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Rule 1.11. SpecialConflicts of Interest for Former and Current Government Employees.

(a) Except as law may otherwise expressly permit, a lawyer who hasformerly served as a public officer or employee of the government:

(a)(1) issubject to Rule 1.9(c); and

(a)(2) shallnot otherwise represent a client in connection with a matter in which thelawyer participated personally and substantially as a public officer oremployee, unless the appropriate government agency gives its informed consent,confirmed in writing, to the representation.

(b) When a lawyer is disqualified from representation underparagraph (a), no lawyer in a firm with which that lawyer is associated mayknowingly undertake or continue representation in such a matter unless:

(b)(1) thedisqualified lawyer is timely screened from any participation in the matter andis apportioned no part of the fee therefrom; and

(b)(2) writtennotice is promptly given to the appropriate government agency to enable it toascertain compliance with the provisions of this Rule.

(c) Except as law may otherwise expressly permit, a lawyer havinginformation that the lawyer knows is confidential government information abouta person acquired when the lawyer was a public officer or employee may notrepresent a private client whose interests are adverse to that person in amatter in which the information could be used to the material disadvantage ofthat person. As used in this Rule, the term "confidential governmentinformation" means information that has been obtained under governmentalauthority and which at the time the Rule is applied, the government isprohibited by law from disclosing to the public or has a legal privilege not todisclose and which is not otherwise available to the public. A firm with whichthat lawyer is associated may undertake or continue representation in thematter only if the disqualified lawyer is screened from any participation inthe matter and is apportioned no part of the fee therefrom.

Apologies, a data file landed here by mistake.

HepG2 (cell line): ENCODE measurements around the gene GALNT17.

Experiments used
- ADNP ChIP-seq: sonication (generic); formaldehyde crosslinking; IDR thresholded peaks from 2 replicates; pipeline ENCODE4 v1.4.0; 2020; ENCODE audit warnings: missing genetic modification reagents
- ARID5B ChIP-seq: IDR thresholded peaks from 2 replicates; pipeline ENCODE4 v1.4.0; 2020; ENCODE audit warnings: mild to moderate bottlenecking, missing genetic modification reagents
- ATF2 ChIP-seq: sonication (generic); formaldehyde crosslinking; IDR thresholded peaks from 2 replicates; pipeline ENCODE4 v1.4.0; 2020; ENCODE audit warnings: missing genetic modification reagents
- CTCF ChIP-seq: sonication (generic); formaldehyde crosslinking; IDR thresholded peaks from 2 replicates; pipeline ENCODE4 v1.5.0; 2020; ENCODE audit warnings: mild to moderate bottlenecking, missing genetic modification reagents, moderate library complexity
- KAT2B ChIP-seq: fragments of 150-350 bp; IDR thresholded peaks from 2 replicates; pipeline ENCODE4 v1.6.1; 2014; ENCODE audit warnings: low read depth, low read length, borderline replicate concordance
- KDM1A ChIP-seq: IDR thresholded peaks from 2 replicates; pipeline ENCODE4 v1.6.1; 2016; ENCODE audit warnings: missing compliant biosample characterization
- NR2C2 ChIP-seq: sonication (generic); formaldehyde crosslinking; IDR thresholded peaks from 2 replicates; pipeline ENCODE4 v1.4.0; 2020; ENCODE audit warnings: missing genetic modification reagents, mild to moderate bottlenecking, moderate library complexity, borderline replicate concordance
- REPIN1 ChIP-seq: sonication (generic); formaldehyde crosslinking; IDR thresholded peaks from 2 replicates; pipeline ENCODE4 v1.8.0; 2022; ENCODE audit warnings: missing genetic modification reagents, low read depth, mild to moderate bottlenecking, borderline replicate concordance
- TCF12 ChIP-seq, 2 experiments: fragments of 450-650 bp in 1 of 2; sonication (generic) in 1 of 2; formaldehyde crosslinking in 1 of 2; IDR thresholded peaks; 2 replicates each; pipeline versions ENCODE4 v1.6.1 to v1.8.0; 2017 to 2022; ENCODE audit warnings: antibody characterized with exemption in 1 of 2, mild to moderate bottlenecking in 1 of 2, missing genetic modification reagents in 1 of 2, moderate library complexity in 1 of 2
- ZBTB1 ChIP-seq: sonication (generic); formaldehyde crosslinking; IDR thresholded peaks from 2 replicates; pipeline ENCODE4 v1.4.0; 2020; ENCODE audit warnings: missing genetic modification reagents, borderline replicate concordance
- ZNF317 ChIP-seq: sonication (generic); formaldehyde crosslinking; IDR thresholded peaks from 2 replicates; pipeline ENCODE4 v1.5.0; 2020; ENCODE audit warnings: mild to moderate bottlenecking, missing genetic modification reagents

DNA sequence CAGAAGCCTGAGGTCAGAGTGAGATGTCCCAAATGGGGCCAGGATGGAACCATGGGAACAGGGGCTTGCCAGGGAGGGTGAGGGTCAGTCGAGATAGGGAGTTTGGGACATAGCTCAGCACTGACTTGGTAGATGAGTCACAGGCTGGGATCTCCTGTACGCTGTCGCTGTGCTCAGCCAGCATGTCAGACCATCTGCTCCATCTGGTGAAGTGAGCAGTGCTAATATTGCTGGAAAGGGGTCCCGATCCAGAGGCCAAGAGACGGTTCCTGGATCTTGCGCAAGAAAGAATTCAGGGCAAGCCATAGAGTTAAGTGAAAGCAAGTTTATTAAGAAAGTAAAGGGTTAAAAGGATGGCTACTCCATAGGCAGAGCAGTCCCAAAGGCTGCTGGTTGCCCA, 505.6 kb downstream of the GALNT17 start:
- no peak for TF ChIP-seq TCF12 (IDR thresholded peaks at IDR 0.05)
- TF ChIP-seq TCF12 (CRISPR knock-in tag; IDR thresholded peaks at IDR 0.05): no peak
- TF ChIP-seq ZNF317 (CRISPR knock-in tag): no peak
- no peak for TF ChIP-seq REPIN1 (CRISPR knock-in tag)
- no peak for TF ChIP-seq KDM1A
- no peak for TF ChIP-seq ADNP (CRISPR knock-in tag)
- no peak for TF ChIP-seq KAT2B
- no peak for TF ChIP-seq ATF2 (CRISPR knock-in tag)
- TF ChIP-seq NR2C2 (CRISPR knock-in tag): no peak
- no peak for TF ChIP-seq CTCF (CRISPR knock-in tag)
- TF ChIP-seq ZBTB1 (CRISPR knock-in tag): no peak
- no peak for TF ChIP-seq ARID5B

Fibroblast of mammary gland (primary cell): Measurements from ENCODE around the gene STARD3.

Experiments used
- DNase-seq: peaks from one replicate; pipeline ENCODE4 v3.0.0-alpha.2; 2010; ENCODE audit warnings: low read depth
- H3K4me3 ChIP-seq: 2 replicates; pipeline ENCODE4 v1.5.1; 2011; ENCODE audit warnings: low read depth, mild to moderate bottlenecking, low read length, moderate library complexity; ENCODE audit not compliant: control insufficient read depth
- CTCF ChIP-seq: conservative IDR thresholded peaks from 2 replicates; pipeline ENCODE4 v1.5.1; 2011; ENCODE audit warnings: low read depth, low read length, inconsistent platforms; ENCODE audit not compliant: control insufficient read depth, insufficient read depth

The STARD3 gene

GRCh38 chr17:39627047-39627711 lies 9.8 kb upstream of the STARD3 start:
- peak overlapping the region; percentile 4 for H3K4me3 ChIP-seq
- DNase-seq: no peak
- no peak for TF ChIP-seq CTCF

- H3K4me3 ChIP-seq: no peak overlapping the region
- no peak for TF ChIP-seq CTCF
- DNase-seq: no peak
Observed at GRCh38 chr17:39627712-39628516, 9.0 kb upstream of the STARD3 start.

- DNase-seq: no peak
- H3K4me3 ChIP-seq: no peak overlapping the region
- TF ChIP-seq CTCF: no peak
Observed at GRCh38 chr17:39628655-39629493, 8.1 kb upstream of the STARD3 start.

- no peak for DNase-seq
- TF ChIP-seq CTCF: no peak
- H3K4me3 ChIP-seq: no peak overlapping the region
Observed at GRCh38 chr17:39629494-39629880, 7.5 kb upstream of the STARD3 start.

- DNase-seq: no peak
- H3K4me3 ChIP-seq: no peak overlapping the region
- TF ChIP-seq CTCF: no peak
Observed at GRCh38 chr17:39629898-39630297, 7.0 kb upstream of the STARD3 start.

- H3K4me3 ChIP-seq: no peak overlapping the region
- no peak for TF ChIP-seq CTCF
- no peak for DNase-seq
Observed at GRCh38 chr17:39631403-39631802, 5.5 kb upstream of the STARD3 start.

(d) Except as law may otherwise expressly permit, a lawyer servingas a public officer or employee:

(d)(1) issubject to Rules 1.7 and 1.9; and

(d)(2) shallnot:

(d)(2)(i)participate in a matter in which the lawyer participated personally andsubstantially while in private practice or nongovernmental employment, unlessthe appropriate government agency gives its informed consent, confirmed inwriting; or

(d)(2)(ii) negotiate forprivate employment with any person who is involved as a party or as lawyer fora party in a matter in which the lawyer is participating personally andsubstantially, except that a lawyer serving as a law clerk to a judge, otheradjudicative officer or arbitrator may negotiate for private employment aspermitted by Rule 1.12(b) and subject to the conditions stated in Rule 1.12(b).

(e) As used in this Rule, the term "matter" includes: